In late March, 25 ecosystem scientists—representing a range of disciplines, organisations, and career stages—gathered in Adelaide for a workshop to develop the future priorities of TERN’s Ecosystem Surveillance platform.
The purpose of the workshop was to seek input from a representative group of current and potential users to enhance the delivery and impact of TERN’s plot-based ecosystem monitoring infrastructure. The workshop is a key component of TERN’s ongoing activities to engage with our community more often; deliver more data products and tools; provide the training courses you ask for; and welcome more researchers to our field sites.
Thank you to everyone who joined our Ecosystem Surveillance monitoring workshop! We're privileged to be able to incorporate the knowledge & innovative ideas of many of Australia's leading scientists! #NRCISimpact pic.twitter.com/S6hYxDZM24— TERN (@TERN_Aus) March 20, 2019
Front row (L-R) Fiona Dickson, Kristen Williams, Alfredo Huete, Pete Lyon, Glenda Wardle, Jean-Francois Bastin, Samantha Munro, Graeme Finlayson, Andy Lowe, Margaret Byrne, Belinda Medlyn. Middle/back row: Andrew Hoskins, Arif Malik, Ben Sparrow, David Summers, Aaron Greenville, Nick Gellie, Andrew Tokmakoff, Stephen van Leeuwen, Alan Andersen, Colin Ahrens, Oscar Perez-Priego, Sam Andrew, Maurizio Rossetto, Luke Mosley, Ashlea Doolette, Greg Guerin, Sally O’Neill.
“The workshop was a great opportunity to have a constructive discussion about TERN Surveillance, ecological monitoring and building Australian capability—as well as learn from Australia’s leading scientists and practitioners about their work areas and interests,” said participant Fiona Dickson of the Australian Government’s Department of Environment and Energy.
The number of disciplines, organisations and perspectives represented at the workshop reflected the diversity and complexity of ecosystem science as a field, and led to comprehensive discussion around questions such as:
The workshop started with some fantastic presentations by participants on their current research, often using TERN infrastructure, and their roles and potential contributions to the workshop.
Ashlea Doolette of @UniofAdelaide @waiteresearch on how she's using TERN samples to teach students about biodiversity. Ashlea's also developing novel approaches to fertiliser use that may save agricultural industries $millions/yr: https://t.co/P1Cg8hQMcN #NCRISimpact #agchatoz pic.twitter.com/bOzwd9MI6D— TERN (@TERN_Aus) March 19, 2019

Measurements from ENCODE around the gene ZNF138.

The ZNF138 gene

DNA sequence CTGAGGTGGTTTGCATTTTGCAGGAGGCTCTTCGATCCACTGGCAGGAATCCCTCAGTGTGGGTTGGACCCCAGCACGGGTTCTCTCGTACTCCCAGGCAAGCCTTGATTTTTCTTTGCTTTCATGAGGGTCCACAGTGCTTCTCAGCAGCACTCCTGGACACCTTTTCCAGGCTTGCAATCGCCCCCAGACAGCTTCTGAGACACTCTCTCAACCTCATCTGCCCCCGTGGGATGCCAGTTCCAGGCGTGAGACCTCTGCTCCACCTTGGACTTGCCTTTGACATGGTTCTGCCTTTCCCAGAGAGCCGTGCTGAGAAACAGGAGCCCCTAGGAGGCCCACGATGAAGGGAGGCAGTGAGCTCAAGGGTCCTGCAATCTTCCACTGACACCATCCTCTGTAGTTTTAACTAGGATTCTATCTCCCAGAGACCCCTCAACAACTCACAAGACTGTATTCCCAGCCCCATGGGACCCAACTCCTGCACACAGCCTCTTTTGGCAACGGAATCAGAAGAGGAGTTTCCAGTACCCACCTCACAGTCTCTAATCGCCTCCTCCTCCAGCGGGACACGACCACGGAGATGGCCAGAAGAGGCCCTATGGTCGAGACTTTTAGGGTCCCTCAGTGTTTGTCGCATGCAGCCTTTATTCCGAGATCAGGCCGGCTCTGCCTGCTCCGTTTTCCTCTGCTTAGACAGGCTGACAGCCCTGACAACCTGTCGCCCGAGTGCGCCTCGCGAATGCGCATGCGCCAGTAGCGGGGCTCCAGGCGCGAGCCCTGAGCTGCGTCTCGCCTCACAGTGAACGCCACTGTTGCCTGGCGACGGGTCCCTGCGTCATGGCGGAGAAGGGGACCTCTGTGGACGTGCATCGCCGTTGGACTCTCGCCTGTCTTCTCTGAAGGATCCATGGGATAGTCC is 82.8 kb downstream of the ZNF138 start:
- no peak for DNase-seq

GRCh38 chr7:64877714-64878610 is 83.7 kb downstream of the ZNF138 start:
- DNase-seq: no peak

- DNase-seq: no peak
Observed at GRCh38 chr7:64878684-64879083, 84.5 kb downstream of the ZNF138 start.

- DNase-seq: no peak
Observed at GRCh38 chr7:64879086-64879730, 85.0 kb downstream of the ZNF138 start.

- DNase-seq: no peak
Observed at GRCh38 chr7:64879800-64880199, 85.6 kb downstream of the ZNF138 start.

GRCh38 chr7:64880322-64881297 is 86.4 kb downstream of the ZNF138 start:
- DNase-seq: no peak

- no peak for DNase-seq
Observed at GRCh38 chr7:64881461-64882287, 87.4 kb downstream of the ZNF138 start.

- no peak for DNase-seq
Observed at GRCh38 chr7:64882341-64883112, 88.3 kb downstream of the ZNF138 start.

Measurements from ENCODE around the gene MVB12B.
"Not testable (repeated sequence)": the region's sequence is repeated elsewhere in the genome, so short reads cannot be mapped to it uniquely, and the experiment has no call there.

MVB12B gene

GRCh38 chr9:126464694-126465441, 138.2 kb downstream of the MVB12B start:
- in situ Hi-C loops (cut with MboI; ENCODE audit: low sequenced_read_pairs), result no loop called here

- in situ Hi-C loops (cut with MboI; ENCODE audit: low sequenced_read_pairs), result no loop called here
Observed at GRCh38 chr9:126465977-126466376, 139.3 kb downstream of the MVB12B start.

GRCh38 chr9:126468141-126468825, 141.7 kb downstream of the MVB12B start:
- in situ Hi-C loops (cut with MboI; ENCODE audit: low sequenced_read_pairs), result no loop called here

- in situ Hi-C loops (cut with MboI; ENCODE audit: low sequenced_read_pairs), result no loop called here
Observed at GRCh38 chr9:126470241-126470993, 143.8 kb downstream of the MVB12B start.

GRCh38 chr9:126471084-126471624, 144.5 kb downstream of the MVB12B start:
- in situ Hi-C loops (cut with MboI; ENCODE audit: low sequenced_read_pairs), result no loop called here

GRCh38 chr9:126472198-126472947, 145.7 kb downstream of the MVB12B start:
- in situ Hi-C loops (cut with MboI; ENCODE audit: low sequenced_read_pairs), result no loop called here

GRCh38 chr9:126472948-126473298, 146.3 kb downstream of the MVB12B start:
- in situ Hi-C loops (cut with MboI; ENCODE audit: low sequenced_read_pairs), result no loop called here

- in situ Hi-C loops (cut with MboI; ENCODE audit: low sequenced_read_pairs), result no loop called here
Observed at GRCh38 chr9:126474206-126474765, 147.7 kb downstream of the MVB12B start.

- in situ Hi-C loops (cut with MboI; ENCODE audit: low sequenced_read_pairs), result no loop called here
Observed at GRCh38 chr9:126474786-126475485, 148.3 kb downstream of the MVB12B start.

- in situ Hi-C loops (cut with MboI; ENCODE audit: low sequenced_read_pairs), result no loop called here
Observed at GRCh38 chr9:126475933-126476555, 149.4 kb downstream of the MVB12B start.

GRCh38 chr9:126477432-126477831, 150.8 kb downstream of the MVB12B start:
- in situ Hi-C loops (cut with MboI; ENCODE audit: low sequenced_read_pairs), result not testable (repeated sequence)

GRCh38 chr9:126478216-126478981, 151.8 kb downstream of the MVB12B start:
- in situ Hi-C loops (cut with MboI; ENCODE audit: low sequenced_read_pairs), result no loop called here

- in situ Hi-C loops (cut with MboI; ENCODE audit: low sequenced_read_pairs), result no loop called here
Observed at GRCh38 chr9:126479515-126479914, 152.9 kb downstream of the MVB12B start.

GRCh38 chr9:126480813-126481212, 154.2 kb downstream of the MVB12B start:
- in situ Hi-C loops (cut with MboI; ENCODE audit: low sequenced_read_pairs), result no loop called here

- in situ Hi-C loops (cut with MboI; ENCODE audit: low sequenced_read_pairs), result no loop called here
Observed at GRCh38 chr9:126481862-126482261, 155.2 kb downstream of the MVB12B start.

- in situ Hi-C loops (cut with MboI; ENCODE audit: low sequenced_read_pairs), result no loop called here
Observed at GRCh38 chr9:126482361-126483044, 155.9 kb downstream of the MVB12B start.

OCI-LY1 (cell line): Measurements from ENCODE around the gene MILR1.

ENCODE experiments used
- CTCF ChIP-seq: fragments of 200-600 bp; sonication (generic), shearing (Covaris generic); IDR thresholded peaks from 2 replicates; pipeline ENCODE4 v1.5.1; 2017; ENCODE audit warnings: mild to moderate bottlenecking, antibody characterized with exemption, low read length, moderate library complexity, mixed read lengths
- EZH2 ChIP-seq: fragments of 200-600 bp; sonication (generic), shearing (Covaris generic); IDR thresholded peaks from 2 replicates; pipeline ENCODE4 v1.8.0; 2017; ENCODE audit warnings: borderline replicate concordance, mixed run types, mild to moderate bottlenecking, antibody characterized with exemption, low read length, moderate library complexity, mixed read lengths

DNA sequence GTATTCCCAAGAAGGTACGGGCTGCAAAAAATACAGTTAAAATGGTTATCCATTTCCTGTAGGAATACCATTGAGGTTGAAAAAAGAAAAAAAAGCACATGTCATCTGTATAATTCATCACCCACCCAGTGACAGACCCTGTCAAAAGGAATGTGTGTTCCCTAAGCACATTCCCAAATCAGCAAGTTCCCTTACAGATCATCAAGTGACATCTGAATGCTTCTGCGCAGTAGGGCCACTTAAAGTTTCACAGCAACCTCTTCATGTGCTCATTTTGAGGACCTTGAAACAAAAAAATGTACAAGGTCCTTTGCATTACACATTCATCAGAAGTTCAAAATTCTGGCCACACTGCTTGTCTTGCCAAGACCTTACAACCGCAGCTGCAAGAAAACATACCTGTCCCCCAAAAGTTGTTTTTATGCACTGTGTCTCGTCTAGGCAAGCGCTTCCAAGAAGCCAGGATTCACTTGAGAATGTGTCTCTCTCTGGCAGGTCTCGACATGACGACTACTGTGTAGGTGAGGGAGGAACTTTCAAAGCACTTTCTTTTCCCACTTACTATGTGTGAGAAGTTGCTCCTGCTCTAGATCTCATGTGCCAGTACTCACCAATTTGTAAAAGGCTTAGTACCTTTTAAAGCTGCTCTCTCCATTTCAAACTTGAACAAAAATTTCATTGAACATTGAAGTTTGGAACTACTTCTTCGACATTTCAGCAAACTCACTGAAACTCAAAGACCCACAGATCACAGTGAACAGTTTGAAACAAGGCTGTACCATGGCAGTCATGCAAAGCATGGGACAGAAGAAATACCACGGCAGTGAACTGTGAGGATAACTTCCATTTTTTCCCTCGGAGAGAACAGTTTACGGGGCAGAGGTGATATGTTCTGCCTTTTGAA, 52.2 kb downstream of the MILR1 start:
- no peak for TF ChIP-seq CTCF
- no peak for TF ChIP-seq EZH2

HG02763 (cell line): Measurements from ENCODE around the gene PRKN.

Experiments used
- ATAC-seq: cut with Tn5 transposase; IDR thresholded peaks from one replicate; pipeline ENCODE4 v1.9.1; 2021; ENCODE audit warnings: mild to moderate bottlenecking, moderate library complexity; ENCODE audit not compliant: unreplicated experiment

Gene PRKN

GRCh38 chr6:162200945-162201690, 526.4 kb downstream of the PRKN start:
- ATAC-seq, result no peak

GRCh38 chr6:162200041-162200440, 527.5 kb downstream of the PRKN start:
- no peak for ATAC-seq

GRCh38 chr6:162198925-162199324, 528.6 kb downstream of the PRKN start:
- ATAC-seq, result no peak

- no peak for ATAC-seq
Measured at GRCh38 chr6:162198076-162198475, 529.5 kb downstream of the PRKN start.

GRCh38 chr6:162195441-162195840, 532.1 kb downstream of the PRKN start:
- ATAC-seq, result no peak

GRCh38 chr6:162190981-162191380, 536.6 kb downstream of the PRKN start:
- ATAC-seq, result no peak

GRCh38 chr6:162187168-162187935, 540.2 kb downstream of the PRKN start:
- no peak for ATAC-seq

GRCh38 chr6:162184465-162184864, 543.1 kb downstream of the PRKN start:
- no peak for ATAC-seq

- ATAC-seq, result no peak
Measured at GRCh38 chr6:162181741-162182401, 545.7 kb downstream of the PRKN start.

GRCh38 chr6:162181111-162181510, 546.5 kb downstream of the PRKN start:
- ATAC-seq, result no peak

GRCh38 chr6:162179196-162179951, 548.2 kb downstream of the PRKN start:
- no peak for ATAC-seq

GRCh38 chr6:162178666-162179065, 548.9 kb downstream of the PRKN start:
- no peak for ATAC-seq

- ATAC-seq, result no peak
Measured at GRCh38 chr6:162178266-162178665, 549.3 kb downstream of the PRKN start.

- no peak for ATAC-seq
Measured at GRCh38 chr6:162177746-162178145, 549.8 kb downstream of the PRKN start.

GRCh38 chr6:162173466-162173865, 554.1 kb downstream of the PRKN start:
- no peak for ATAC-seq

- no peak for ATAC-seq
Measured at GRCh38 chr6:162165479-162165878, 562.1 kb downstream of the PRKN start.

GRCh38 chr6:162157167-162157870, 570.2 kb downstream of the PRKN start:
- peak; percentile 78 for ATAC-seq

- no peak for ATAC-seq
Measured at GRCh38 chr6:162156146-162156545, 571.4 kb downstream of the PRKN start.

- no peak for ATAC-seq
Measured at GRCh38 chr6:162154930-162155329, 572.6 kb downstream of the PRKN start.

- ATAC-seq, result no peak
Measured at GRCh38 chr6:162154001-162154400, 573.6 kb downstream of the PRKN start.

Longtime TERN user & collaborator, Stephen van Leeuwen of @ExploreParksWA on the need for good info & data for good #science & decision making. We're proud to work with Stephen on WA Birriliburu Indigenous ranger knowledge exchange, skills training, & monitoring projects. pic.twitter.com/M33MFvLECk— TERN (@TERN_Aus) March 18, 2019
Graeme Finlayson showing the increasing overlap of @BushHeritageAus & TERN sites. Our collaboration makes the best use of on-ground ecosystem monitoring resources. #NCRISimpact #environment #rangelands pic.twitter.com/sVyjY2YaTQ— TERN (@TERN_Aus) March 18, 2019
Participants then started shaping the future of ecosystem surveillance monitoring in Australia. A key component of this was an entertaining project development activity in which participants formed working groups and brainstormed potential R&D-type applications using TERN data.
Five exciting new integrated projects were presented, ranging from soil analyses, ecology, and genomics through to landscape-scale spatial data linkages and modelling. Participants then used pretend bank cheques to ‘fund’ the project they thought was most needed by the research community.
‘Funds’ were reasonably evenly spread but the eventual winner was ‘ReTERN of the GEDI’, which proposed linking vegetation height measures from TERN Surveillance plots with Terrestrial Laser Scanning and biomass data collected at other TERN sites to improve the calibration and validation of data from NASA’s Global Ecosystem Dynamics Investigation (GEDI) mission.
The other popular project was ‘Sensor-ative New Age Plots Initiative, or SNAPI’, which proposed using phenocams at TERN Ecosystem Surveillance plots to build metrics or time series of cover that can be up-scaled across biomes.
“I hope that participants follow through with their proposed projects,” says TERN Ecosystem Surveillance’s lead Associate Professor Ben Sparrow of the University of Adelaide.
“We are always very happy to receive new ideas from the research community and I encourage more people to reach out, collaborate, and help shape the future of TERN’s ecosystem surveillance monitoring infrastructure.”
L-R, Glenda Wardle, Alan Andersen, Graeme Finlayson, Stephan van Leeuwen, Oscar Perez-Preigo and Aaron Greenville
L-R, Jean-Francois Bastin, David Summers and Alfredo Huete
Published in TERN newsletter April 2019